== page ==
NASA recently celebrated the 25th anniversary of the International Space Station (ISS) with a space-to-Earth call between the 7-person Expedition 70 crew and outgoing NASA Associate Administrator, Bob Cabana, and ISS Program Manager, Joel Montalbano. On December 6, 1998, the U.S.-built Unity module and the Russian-built Zarya module were mated in the Space Shuttle Endeavour cargo bay, as Endeavour was responsible for launching Unity into orbit that same day, with Zarya having waited in orbit after being launched on November 20 from Kazakhstan.Continue reading “The International Space Station Celebrates 25 Years in Space”
Enceladus is blasting water into space from the jets at its southern pole. This makes it the ideal place to send a dedicated mission, flying the spacecraft through the plumes with life-detection instruments s. A new study suggests that a spacecraft must proceed carefully through the plumes, keeping its speed below 4.2 km/second (2,236 miles per hour). Using a specialized, custom-built aerosol impact spectrometer at these speeds will allow fragile amino acids to be captured by the spacecraft’s sample collector. Any faster, they’ll shatter, providing inclusive results.Continue reading “Fly Slowly Through Enceladus' Plumes to Detect Life”
On September 24, 2023, NASA’s OSIRIS-REx mission returned a precious sample of rocky material from asteroid Bennu to Earth. The capsule landed safely under its main parachute, but it arrived more than a minute early. The cause: a small drogue parachute, designed to slow the spacecraft down prior to the main chute’s deployment, failed to open. After an investigation into the mishap, NASA believes they have determined the cause of the (happily non-catastrophic) failure.Continue reading “OSIRIS-REx Failed to Deploy its Drogue Chute Properly. Now NASA has Figured out Why”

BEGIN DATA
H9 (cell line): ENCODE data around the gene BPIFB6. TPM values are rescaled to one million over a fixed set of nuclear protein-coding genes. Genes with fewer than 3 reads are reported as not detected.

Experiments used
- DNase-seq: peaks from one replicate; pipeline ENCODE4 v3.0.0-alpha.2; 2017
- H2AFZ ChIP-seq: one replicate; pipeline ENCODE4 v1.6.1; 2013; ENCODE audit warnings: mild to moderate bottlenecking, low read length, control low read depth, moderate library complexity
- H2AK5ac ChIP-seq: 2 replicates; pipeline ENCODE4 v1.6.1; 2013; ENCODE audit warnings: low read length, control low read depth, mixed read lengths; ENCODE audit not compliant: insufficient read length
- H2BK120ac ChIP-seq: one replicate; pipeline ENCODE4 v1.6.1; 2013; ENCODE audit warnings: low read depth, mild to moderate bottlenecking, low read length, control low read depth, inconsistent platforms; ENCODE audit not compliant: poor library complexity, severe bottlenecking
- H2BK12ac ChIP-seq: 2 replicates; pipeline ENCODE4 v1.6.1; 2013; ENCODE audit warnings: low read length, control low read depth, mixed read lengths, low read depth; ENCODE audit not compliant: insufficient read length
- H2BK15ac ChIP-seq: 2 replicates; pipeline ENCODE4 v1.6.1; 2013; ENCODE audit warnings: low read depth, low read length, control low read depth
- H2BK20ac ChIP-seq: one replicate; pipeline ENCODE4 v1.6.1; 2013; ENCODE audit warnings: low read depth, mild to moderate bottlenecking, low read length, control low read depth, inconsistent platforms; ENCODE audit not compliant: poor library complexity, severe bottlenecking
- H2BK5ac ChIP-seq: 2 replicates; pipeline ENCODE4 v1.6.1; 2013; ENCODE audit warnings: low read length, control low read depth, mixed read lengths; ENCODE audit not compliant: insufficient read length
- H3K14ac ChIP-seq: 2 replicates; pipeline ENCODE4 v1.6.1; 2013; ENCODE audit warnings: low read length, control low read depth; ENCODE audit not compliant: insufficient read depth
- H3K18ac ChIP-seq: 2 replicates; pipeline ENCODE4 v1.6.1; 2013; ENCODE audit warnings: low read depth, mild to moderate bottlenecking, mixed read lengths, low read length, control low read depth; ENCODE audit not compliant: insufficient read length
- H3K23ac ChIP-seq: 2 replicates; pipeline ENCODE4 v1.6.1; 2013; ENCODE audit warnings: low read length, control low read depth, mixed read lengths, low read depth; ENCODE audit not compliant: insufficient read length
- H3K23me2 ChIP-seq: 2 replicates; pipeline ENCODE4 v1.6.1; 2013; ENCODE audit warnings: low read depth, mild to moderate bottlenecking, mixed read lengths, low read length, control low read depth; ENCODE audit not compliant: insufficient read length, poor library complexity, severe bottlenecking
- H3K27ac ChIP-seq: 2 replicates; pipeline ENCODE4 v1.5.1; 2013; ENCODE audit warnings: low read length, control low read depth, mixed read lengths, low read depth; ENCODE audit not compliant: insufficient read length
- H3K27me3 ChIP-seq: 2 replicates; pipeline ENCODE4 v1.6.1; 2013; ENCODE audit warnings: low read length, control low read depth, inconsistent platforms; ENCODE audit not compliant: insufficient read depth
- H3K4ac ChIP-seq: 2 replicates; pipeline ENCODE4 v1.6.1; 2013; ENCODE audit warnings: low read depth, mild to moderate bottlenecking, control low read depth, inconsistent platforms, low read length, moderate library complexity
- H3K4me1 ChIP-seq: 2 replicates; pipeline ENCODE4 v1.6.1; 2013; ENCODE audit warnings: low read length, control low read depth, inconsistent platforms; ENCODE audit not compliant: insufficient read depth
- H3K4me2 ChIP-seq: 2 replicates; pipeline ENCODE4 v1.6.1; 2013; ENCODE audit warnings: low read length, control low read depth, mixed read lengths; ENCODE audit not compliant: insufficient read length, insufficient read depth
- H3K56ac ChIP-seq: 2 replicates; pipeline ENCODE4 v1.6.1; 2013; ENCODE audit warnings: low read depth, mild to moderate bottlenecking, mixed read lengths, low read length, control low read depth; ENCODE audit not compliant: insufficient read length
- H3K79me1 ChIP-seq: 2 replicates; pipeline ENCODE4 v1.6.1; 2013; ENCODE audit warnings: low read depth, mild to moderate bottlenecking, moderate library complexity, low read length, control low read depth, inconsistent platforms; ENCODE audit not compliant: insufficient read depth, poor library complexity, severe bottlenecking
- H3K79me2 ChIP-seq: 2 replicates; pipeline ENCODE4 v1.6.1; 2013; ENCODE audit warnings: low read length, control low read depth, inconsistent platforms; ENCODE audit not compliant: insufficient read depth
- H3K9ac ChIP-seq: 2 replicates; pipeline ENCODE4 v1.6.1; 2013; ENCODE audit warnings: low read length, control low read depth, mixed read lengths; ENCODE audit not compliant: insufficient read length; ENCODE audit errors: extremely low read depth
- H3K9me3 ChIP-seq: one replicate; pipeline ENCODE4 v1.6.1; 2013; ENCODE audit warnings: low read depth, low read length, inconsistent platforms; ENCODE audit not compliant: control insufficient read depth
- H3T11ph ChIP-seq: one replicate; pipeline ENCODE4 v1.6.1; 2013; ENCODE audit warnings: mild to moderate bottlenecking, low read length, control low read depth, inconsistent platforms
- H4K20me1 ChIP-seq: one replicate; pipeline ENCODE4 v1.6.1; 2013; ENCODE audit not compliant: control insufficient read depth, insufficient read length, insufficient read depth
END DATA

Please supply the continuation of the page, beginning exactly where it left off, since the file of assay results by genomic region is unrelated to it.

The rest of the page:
Imagine a solar storm generating auroral displays across the entire sky. No, we haven’t quite seen them that strong in the current solar cycle. But, back in February 1872, people around the world reported seeing brilliant northern and southern lights. The culprit? A medium-sized sunspot group that unleased a torrent of charged particles in a coronal mass ejection directed toward Earth.Continue reading “In 1872, a Solar Storm Hit the Earth Generating Auroras from the Tropics to the Poles”
On August 23, ISRO’s Vikram lander detached from its propulsion module and made a soft landing near the Moon’s south pole region. The lander then deployed its Pragyan rover, and for two weeks the endearing little solar-powered rover performed marvelously, detecting water ice and characterizing the makeup of the lunar regolith before succumbing to the darkness and cold of the lunar night.
But since the rover mission ended, the propulsion module that brought it to the Moon has made a detour, performing a series of complex maneuvers that took it from a tight lunar orbit back to Earth orbit. This was possible because the module still had more than 100 kg of fuel, allowing scientists to conduct additional maneuvers and experiments.Continue reading “For its Final Trick, Chandrayaan-3 Brings its Propulsion Module to Earth Orbit”